Flore De Pauw and Launy Dondo represented Belgian youth at a UN forum on the Sustainable Development Goals (SDGs). Discover their story.
Flore De Pauw and Launy Dondo, Belgian UN youth representatives of the Vlaamse Jeugdraad and the Conseil de la jeunesse respectively.
They represent Belgian youth at a high-level forum on the SDGs.
Youth participation should definitely not be taken as a given! We must continue to ensure that young people can have their say in debates such as the UN forum on the SDGs.
Being a UN youth representative is really interesting as it combines the best of both worlds. On the one hand you are involved with young people and youth work, and on the other hand you are involved at the international level and with foreign affairs.
There is a reason why the ‘UN’ (United Nations) is part of our title: in July 2019 Launy and I went to New York to attend the High Level Political Forum (HLPF), a UN meeting where the SDGs – Sustainable Development Goals – are evaluated by the member states.
A short and decisive visit
The first few days were pleasantly overwhelming: we discovered Manhattan, got to know the other UN youth representatives and tried to find our way around the UN headquarters. Believe me, this takes a good few days.. As a Belgian UN youth representative, you only go to New York once. Our plan? Make it a short and decisive visit and experience as much as possible during those 8 days.
Our plan? Make it a short and decisive visit and experience as much as possible during those 8 days.
We had no time to lose. From 7 am on the very first day, we attended the morning meeting of the Major Group of Children & Youth. And what is that? In a nutshell: at the HLPF, different 'major groups' get a forum. These groups are made up of under-represented groups in society that often stand to benefit from the advancement of the SDGs.
For example, besides the major group for indigenous peoples and women, there is also a 'major group' for children and young people, and as UN youth representatives we are part of that group. Thanks to these morning meetings, we were able to get a better idea of what was on the agenda for that day. In addition, we were able to meet young people from civil society from all around the world.
After the morning meeting, we rushed to the UN building to attend the meeting with the Belgian delegation. We went over the day's agenda in a practically empty delegates lounge. The mornings that followed were very similar.
Ethical and sustainable fashion
In addition to morning meetings, we also attended various side events with titles such as: "Tackling poverty from below" or "Data revolution for Ensuring Decent Work for All with a focus on youth". Or a side event on ethical and sustainable fashion that we happened to organise ourselves at the Permanent Representation of Belgium!
We wouldn't be "UN youth representatives" if we didn't deviate a little from the rather dry format that is usually used for side events (which of course doesn't detract from the content). We asked our audience about their (sustainable) clothing choices, let them choose their positions and discussed them with them.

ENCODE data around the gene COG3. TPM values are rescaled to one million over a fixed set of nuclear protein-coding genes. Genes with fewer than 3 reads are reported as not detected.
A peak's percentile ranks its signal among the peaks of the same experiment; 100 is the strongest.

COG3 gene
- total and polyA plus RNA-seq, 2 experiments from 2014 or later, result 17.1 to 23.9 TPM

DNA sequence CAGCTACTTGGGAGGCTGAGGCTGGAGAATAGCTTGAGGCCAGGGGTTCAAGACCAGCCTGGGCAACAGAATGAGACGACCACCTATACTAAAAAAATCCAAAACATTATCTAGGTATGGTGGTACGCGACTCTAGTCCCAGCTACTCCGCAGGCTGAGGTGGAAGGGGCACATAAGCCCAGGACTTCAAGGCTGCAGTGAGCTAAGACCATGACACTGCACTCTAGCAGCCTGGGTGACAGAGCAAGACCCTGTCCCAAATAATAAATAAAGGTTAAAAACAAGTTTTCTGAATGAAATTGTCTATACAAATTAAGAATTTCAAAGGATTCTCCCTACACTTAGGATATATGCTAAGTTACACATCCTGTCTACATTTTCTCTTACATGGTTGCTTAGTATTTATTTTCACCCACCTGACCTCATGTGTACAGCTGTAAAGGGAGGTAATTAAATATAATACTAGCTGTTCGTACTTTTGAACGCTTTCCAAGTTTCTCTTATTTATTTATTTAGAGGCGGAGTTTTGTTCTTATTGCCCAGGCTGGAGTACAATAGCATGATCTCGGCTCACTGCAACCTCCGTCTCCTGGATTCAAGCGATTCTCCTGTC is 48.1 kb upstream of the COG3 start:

Besides, our panel members were not the usual UN suspects. Launy shared her knowledge about sustainable and ethical labels, fashion activist Céline Semaan talked about the circular economy and her 'Slow Factory' and Elena Arengo of the International Labor Rights Forum explained the social side of the story and labour rights to the audience.
Keep banging on the table
In addition, together with the other UN youth representatives, we tried to stress the importance of youth representatives from the global South as much as possible. To date, this group has been under-represented. But youth participation in general needs to keep being highlighted.
We arranged an appointment with Inga Rhoda King, the president of ECOSOC (= the body that coordinates the economic and social aspects of the UN), and with Maria Fernanda Espinose, the president of the UN General Assembly. Funny fact: the Dutch UN youth representative Hajar ran after her after the official opening session in order to arrange a meeting. Sometimes you have to bypass protocol.
Critical voices, especially from young people, are essential to remind member states that sometimes we are not doing as well as some would like to suggest.
Overall, it was an extremely interesting experience that also brought us into contact with the reality. Youth participation should definitely not be taken as a given! We must continue to ensure that young people are given a voice in debates such as this one. Critical voices, especially from young people, are essential to remind member states that sometimes we are not doing as well as some would like to suggest. On the contrary. We still have enormous challenges ahead of us in terms of climate change, poverty and peace and security. The SDGs are a good starting point, but they must be more than a nice story. And that's why we all have to keep banging on the table.